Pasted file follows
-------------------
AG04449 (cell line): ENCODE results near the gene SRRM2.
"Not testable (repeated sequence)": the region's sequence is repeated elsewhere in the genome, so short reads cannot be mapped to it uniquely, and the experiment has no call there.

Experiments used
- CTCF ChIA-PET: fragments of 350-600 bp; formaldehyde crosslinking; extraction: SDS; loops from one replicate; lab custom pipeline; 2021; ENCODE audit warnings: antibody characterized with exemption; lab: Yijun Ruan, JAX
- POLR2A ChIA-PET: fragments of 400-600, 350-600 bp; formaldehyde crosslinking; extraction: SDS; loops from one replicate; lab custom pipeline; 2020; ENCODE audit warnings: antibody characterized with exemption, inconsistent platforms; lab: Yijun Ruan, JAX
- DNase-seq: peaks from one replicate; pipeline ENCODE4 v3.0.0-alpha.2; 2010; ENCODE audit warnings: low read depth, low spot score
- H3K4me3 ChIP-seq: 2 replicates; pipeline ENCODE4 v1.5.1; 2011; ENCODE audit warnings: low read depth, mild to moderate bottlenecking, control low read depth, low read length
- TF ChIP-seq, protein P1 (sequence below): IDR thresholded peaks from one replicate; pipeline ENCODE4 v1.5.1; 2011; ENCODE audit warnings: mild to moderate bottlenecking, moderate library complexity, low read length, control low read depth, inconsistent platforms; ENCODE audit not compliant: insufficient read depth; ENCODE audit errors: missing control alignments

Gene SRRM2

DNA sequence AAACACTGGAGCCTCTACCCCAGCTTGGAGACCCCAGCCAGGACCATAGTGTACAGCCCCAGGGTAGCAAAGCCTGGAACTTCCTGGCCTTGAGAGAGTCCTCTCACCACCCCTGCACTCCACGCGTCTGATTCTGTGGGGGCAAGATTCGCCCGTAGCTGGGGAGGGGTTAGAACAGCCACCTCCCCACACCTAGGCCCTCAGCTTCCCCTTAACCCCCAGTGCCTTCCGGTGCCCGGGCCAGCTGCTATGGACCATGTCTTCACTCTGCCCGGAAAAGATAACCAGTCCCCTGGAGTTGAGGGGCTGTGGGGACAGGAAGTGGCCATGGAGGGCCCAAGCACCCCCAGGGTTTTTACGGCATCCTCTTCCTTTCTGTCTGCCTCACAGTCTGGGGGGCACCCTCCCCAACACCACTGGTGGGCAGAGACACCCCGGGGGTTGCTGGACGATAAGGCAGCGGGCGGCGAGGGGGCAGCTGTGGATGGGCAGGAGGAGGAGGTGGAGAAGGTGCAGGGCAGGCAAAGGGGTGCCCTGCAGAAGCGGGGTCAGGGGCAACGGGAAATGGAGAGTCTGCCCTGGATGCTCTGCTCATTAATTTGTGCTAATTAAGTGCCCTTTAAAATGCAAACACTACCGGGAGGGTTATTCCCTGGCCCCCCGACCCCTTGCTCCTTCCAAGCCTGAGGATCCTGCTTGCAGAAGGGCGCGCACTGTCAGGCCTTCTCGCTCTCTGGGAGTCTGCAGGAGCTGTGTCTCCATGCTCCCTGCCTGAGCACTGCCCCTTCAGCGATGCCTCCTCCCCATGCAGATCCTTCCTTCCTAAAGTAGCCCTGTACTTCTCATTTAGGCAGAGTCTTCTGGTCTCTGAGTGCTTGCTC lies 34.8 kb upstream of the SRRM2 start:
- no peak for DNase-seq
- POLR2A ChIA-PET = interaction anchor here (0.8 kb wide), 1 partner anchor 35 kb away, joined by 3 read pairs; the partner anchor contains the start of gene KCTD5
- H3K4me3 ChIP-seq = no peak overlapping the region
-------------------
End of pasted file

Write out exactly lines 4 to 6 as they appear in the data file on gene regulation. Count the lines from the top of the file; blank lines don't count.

- CTCF ChIA-PET: fragments of 350-600 bp; formaldehyde crosslinking; extraction: SDS; loops from one replicate; lab custom pipeline; 2021; ENCODE audit warnings: antibody characterized with exemption; lab: Yijun Ruan, JAX
- POLR2A ChIA-PET: fragments of 400-600, 350-600 bp; formaldehyde crosslinking; extraction: SDS; loops from one replicate; lab custom pipeline; 2020; ENCODE audit warnings: antibody characterized with exemption, inconsistent platforms; lab: Yijun Ruan, JAX
- DNase-seq: peaks from one replicate; pipeline ENCODE4 v3.0.0-alpha.2; 2010; ENCODE audit warnings: low read depth, low spot score